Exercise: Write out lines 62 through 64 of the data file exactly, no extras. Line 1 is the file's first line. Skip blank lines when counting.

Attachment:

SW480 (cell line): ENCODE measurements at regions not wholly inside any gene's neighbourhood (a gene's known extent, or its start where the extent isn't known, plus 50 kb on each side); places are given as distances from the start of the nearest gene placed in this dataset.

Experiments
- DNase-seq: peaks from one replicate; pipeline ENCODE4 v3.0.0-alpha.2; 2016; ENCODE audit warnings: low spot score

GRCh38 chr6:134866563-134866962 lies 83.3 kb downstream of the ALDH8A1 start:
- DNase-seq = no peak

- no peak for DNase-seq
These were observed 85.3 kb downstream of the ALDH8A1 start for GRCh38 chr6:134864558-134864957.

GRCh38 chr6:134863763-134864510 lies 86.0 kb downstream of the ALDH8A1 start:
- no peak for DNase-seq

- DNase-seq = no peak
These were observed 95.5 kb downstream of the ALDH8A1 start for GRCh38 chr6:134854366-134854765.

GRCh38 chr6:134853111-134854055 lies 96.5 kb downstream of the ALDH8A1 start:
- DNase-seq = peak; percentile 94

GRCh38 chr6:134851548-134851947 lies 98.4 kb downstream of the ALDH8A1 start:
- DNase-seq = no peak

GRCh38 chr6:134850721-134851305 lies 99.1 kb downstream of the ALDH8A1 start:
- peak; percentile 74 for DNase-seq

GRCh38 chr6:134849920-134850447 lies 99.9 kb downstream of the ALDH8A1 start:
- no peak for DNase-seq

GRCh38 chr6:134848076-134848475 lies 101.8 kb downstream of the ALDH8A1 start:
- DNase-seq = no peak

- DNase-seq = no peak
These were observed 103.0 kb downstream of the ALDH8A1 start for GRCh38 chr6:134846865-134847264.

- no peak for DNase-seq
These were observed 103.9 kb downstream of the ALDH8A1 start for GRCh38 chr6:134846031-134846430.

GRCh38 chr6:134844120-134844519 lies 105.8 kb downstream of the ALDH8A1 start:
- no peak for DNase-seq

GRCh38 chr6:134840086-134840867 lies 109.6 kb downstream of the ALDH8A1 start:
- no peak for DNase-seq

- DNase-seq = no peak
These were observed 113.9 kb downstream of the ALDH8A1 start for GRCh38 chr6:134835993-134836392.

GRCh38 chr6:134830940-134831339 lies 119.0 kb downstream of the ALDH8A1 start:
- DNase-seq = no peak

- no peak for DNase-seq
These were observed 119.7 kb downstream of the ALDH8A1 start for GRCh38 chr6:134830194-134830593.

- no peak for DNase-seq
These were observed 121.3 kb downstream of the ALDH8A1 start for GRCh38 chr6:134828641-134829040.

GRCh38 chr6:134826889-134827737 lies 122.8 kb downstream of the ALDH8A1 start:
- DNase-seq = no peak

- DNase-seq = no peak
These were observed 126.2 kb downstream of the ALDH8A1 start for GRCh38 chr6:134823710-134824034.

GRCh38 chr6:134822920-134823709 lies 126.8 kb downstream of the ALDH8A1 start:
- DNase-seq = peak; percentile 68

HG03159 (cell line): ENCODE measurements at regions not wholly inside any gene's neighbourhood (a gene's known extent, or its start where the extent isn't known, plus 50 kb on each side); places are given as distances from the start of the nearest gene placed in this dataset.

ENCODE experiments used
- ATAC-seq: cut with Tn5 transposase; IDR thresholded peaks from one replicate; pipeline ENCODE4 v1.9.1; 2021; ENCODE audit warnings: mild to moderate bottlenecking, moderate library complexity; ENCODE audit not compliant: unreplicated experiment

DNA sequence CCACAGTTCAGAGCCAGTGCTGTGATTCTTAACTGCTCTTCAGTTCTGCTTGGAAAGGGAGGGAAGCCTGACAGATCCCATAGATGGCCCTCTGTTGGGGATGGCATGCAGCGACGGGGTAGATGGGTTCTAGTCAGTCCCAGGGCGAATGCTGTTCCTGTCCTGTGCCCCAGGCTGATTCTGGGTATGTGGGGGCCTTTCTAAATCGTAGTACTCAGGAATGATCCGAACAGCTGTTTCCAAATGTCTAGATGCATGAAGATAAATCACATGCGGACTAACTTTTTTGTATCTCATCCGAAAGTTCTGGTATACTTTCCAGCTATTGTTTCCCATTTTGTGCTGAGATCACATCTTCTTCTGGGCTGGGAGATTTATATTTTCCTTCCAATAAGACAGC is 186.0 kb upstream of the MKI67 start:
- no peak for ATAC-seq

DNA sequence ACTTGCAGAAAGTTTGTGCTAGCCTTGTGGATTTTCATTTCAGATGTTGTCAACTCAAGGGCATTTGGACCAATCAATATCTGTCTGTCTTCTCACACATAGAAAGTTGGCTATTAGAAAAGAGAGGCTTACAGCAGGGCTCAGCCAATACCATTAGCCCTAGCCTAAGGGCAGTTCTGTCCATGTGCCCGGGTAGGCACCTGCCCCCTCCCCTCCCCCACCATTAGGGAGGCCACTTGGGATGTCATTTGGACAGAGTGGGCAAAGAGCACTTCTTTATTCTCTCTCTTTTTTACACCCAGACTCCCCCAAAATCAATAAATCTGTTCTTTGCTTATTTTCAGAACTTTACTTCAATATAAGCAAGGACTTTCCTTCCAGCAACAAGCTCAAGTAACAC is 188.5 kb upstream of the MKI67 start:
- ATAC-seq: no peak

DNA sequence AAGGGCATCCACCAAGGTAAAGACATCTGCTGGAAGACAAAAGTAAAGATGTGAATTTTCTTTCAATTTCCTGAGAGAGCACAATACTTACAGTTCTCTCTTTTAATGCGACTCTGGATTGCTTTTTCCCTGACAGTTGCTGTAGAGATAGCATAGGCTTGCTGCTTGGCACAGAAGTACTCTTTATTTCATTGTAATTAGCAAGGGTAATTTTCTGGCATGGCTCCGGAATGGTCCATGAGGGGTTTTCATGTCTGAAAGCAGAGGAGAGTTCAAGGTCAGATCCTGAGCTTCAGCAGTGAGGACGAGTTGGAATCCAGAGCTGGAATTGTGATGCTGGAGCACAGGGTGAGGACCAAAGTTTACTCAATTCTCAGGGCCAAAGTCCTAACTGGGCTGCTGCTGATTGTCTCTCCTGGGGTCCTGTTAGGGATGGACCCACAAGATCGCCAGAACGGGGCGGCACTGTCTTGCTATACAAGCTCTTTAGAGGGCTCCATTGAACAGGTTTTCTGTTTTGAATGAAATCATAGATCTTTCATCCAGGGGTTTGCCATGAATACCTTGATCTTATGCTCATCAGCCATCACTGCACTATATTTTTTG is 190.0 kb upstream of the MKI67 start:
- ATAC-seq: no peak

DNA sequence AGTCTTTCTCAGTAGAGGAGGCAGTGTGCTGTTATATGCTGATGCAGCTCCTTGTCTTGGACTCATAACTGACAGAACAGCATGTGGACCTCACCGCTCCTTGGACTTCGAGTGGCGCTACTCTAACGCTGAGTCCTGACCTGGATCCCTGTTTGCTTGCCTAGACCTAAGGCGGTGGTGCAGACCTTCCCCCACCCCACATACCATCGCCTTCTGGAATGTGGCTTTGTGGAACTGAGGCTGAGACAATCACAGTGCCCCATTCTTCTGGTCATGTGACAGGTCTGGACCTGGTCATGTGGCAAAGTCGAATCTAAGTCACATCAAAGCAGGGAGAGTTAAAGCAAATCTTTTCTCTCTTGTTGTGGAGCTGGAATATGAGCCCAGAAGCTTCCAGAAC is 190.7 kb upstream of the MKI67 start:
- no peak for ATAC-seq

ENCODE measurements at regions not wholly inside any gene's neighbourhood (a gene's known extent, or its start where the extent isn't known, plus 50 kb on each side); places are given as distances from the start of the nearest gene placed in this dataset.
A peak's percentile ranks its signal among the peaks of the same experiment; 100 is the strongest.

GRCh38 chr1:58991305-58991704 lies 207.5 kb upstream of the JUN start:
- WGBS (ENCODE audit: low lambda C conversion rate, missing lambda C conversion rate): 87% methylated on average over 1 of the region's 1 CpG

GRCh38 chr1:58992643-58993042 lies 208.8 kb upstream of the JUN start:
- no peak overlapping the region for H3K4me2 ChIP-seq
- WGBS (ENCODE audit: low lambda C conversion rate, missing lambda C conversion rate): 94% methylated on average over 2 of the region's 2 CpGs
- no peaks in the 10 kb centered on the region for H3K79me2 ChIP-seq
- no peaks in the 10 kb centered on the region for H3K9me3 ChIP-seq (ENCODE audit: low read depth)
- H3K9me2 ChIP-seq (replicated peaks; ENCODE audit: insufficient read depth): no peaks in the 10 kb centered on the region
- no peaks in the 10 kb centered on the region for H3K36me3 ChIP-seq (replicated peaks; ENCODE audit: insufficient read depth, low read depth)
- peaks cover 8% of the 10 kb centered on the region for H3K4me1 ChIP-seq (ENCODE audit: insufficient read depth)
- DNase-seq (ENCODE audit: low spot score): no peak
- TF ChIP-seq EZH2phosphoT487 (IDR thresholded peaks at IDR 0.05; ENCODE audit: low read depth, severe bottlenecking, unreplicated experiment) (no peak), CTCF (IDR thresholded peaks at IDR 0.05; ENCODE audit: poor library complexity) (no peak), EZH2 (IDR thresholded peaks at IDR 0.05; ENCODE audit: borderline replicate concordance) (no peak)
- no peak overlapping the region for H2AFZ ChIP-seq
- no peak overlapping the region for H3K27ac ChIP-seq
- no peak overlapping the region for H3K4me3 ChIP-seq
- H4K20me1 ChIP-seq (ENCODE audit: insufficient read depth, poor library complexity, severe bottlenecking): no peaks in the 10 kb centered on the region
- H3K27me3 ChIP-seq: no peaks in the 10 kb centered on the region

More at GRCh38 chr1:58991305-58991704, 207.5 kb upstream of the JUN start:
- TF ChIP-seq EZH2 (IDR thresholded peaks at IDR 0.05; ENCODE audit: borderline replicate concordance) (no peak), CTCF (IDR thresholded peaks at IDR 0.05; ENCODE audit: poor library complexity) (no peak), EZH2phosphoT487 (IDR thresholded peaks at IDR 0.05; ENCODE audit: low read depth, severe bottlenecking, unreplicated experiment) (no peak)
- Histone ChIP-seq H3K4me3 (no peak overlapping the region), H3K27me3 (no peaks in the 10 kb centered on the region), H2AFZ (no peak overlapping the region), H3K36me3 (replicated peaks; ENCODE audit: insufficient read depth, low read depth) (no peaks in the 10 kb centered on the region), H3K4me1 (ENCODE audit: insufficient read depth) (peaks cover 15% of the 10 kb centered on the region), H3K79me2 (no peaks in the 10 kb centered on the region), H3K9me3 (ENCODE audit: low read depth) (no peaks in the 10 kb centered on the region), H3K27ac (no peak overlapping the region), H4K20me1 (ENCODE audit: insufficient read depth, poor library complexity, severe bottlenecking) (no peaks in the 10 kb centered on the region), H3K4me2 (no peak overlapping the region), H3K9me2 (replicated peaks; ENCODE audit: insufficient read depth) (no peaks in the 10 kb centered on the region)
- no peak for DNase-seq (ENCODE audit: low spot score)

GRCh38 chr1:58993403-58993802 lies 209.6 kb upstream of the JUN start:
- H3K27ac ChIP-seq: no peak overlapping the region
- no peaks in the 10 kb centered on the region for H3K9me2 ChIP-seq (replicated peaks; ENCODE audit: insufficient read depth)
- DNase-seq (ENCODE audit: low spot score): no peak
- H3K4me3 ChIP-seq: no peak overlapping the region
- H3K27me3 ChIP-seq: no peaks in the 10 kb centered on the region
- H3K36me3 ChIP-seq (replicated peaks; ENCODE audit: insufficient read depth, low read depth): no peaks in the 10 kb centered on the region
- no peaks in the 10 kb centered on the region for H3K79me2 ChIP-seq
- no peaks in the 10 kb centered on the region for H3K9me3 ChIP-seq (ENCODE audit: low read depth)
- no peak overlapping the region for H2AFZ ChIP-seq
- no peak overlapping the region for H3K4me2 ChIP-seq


- no peaks in the 10 kb centered on the region for H3K79me2 ChIP-seq
- no peaks in the 10 kb centered on the region for H3K9me3 ChIP-seq (ENCODE audit: low read depth)
- H3K9me2 ChIP-seq (replicated peaks; ENCODE audit: insufficient read depth): no peaks in the 10 kb centered on the region